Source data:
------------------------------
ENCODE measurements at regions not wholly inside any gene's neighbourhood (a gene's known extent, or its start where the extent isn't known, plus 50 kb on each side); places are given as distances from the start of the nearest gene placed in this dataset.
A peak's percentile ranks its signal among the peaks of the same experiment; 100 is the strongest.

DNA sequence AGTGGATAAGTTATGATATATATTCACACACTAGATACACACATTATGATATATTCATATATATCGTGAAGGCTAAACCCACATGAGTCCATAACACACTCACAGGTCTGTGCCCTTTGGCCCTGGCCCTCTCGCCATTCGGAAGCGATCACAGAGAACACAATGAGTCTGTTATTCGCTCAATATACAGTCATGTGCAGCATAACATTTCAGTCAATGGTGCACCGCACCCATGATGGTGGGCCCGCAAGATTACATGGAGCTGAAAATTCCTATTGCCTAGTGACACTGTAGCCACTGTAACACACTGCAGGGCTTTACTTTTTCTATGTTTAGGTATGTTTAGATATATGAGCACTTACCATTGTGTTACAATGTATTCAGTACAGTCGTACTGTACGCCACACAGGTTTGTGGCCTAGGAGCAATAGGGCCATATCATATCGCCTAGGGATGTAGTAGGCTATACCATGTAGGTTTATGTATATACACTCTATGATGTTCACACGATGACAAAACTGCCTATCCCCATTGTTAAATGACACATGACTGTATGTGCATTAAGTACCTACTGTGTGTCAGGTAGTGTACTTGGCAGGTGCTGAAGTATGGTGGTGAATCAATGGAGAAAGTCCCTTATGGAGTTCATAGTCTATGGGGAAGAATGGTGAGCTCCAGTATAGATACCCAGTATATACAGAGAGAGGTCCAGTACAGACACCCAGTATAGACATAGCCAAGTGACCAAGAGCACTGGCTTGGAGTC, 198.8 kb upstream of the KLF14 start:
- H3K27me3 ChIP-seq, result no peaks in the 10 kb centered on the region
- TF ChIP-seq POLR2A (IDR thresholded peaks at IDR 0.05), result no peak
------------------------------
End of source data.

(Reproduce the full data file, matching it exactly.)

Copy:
ENCODE measurements at regions not wholly inside any gene's neighbourhood (a gene's known extent, or its start where the extent isn't known, plus 50 kb on each side); places are given as distances from the start of the nearest gene placed in this dataset.
A peak's percentile ranks its signal among the peaks of the same experiment; 100 is the strongest.

DNA sequence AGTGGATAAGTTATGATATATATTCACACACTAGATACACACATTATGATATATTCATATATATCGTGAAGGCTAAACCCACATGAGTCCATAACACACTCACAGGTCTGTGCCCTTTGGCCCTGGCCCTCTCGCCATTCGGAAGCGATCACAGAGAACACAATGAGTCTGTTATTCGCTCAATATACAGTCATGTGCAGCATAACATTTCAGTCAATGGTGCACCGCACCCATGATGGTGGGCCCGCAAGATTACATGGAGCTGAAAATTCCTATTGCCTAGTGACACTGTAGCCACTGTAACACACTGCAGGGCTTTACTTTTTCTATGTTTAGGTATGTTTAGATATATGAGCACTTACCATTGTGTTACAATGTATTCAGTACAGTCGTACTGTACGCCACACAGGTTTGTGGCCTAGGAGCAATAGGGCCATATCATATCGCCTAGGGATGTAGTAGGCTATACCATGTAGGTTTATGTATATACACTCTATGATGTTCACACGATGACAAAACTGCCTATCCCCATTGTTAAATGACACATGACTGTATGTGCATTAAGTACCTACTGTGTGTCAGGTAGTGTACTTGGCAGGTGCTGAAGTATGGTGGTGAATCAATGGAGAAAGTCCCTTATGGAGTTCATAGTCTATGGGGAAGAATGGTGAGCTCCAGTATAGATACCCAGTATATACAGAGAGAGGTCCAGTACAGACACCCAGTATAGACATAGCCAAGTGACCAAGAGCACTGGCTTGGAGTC, 198.8 kb upstream of the KLF14 start:
- H3K27me3 ChIP-seq, result no peaks in the 10 kb centered on the region
- TF ChIP-seq POLR2A (IDR thresholded peaks at IDR 0.05), result no peak